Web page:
Out of an abundance of caution regarding COVID-19, the Museum will remain closed for visits until further notice.

Hidden Histories: Past Programs

December 18, 2021

Pendleton’s Early Chinese Community: Underground Tunnel Myth vs. Above-Ground History

With Priscilla Wegars and Renae Campbell

Since at least the 1980s, tourism, media depictions, and even well-known works of fiction have promoted the idea that nineteenth-century Chinese immigrants built and occupied an extensive tunnel network under the city of Pendleton, Oregon, and in many other locations throughout the American West. In this program, Priscilla Wegars, Ph.D., and Renae Campbell, M.A., explore these “Chinese tunnel” rumors and compare those in Pendleton with the historical record of Pendleton’s Chinese community.

 

October 30, 2021

Deconstructing the Astorian Chinese Experience

With Dr. Chelsea K. Vaughn, Liisa Penner, and Suenn Ho

In 1870, Astoria had thirteen Chinese residents. A decade later, that number had grown to 1,208 in Astoria proper, with an additional 924 individuals in what was then described as “Upper Astoria,” at the east end of town. Countywide, there were 2,317 residents of Chinese descent, accounting for a full one-third of Clatsop County’s population. The recruitment of laborers to work in the fish canneries accounted for a majority of this growth, but this period also saw an influx of Chinese merchants, whose businesses would cater to both the local Chinese community as well as the broader population of Astoria.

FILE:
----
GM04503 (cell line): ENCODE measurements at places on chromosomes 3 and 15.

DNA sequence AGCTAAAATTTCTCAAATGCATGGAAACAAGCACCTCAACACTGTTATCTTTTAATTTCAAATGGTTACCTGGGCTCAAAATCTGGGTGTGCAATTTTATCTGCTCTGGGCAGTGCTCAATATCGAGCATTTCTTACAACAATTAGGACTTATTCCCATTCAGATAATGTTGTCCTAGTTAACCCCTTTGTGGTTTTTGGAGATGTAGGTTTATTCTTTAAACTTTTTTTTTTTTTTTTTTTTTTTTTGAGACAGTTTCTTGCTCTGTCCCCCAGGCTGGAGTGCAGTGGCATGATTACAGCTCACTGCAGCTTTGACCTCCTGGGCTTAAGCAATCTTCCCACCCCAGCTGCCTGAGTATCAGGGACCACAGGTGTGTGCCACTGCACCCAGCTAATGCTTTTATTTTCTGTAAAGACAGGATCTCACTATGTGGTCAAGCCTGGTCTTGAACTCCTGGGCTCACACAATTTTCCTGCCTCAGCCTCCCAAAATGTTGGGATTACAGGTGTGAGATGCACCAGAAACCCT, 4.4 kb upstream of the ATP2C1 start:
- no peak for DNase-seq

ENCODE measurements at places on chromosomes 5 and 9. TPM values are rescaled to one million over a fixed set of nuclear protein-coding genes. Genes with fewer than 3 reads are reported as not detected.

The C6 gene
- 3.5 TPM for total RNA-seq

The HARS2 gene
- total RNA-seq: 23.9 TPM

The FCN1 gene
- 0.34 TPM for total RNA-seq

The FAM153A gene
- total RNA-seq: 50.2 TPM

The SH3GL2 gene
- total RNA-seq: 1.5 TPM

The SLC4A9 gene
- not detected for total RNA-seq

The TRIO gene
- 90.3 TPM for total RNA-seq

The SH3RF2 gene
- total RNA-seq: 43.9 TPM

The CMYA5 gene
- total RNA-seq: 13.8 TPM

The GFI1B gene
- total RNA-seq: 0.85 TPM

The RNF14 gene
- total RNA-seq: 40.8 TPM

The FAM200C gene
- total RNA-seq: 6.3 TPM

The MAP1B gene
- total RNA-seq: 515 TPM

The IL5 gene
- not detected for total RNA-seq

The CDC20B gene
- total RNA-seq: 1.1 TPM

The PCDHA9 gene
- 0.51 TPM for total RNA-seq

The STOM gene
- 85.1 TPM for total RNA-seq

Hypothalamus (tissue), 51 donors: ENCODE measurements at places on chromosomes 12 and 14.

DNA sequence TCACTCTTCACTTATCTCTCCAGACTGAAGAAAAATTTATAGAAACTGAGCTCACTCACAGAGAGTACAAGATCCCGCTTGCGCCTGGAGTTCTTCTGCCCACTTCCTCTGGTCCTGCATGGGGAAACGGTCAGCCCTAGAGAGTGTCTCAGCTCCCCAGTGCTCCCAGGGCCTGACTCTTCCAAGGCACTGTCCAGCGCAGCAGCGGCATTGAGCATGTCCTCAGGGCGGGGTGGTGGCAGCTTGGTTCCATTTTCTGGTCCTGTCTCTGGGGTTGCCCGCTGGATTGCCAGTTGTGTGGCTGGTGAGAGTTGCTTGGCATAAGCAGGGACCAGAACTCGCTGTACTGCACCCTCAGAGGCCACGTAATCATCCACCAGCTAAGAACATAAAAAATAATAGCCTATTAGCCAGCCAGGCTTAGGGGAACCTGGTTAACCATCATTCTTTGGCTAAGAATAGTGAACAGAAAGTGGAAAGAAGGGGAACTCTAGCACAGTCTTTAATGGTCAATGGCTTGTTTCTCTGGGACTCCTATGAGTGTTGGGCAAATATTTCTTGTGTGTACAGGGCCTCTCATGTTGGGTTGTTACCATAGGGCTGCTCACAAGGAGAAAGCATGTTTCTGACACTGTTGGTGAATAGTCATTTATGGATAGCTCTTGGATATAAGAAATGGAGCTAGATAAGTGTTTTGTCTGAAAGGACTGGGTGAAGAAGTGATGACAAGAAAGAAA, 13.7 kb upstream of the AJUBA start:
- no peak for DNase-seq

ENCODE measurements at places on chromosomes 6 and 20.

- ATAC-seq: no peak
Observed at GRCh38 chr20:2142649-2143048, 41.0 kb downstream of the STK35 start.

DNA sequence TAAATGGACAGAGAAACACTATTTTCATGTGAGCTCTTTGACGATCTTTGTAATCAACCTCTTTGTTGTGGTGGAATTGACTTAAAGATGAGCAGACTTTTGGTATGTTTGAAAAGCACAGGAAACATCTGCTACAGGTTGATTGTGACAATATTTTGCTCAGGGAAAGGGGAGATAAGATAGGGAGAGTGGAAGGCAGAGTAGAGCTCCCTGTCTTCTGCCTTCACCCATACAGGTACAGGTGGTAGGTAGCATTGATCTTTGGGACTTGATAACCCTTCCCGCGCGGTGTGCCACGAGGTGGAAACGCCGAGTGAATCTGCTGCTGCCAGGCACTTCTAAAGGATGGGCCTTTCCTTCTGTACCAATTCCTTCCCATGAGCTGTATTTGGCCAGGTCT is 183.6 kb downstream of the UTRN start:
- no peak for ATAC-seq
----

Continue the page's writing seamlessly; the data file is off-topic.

Increased mechanization within the canneries combined with exclusionary laws would greatly reduce the number of Chinese laborers living in Astoria by century’s end, and in the years that followed, the full scope of this history would be minimized and the poor treatment experienced by many in the community would be obscured. For our panel, we will look at this larger history, question what it means for this history to be deliberately forgotten, and examine the experiences of the small Chinese American community that remained.